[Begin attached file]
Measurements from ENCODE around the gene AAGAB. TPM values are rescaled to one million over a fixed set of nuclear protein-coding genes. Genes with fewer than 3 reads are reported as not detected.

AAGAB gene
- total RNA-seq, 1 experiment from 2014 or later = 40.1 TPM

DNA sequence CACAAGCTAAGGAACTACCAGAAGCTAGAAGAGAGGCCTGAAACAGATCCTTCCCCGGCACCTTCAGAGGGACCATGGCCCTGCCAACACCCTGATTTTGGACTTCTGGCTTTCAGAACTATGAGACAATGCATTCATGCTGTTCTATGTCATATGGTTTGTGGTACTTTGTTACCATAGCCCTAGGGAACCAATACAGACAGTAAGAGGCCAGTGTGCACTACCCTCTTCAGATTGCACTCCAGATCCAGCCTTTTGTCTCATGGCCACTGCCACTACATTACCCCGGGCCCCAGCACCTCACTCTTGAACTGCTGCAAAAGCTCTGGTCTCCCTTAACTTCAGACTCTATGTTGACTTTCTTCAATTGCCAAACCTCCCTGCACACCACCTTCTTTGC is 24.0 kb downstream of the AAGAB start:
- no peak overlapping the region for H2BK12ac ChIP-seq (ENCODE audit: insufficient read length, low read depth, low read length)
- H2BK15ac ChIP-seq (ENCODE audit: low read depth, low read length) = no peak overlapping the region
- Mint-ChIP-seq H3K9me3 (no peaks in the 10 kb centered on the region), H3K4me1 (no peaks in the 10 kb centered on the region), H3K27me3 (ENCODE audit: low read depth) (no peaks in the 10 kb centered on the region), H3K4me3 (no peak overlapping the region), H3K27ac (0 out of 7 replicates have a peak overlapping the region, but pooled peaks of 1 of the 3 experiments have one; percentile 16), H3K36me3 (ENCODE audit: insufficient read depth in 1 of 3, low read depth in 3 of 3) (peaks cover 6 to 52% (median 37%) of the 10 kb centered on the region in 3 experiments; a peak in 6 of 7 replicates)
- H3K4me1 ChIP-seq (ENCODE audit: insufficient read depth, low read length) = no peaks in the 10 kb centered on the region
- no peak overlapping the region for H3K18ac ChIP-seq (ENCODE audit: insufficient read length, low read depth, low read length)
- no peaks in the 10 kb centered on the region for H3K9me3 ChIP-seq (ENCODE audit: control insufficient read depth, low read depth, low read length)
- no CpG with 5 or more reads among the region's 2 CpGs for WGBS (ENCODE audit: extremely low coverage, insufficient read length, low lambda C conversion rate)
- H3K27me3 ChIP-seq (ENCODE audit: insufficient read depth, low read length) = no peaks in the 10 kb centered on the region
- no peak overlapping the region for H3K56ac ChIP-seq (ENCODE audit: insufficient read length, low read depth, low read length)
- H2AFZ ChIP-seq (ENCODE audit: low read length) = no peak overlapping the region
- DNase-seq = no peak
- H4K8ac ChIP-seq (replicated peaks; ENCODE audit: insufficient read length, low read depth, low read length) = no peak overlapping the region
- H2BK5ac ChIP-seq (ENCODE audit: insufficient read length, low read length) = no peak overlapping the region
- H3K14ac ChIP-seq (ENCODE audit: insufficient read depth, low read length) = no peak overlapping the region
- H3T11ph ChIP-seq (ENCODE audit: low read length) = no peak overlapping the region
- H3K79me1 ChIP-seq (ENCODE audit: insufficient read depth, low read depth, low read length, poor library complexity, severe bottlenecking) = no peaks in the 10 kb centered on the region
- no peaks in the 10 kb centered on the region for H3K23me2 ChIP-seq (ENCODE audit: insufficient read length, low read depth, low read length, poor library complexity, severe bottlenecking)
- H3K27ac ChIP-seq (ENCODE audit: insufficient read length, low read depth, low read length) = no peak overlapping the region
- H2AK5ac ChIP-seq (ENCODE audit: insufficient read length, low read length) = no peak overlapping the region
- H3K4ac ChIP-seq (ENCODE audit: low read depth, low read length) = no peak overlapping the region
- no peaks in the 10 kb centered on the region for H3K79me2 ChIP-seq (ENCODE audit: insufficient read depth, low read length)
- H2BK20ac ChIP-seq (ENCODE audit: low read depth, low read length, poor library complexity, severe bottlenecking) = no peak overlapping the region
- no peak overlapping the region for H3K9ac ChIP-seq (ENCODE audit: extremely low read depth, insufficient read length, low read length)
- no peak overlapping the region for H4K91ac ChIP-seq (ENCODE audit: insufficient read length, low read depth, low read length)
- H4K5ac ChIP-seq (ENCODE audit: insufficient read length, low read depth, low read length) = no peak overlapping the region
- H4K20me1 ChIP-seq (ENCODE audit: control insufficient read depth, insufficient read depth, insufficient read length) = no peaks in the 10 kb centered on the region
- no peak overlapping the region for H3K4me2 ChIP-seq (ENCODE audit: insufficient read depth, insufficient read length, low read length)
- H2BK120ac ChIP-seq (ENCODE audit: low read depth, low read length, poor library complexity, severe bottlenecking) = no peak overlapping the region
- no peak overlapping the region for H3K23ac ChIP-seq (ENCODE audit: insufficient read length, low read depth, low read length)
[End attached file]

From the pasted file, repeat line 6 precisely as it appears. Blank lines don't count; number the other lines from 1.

- H2BK15ac ChIP-seq (ENCODE audit: low read depth, low read length) = no peak overlapping the region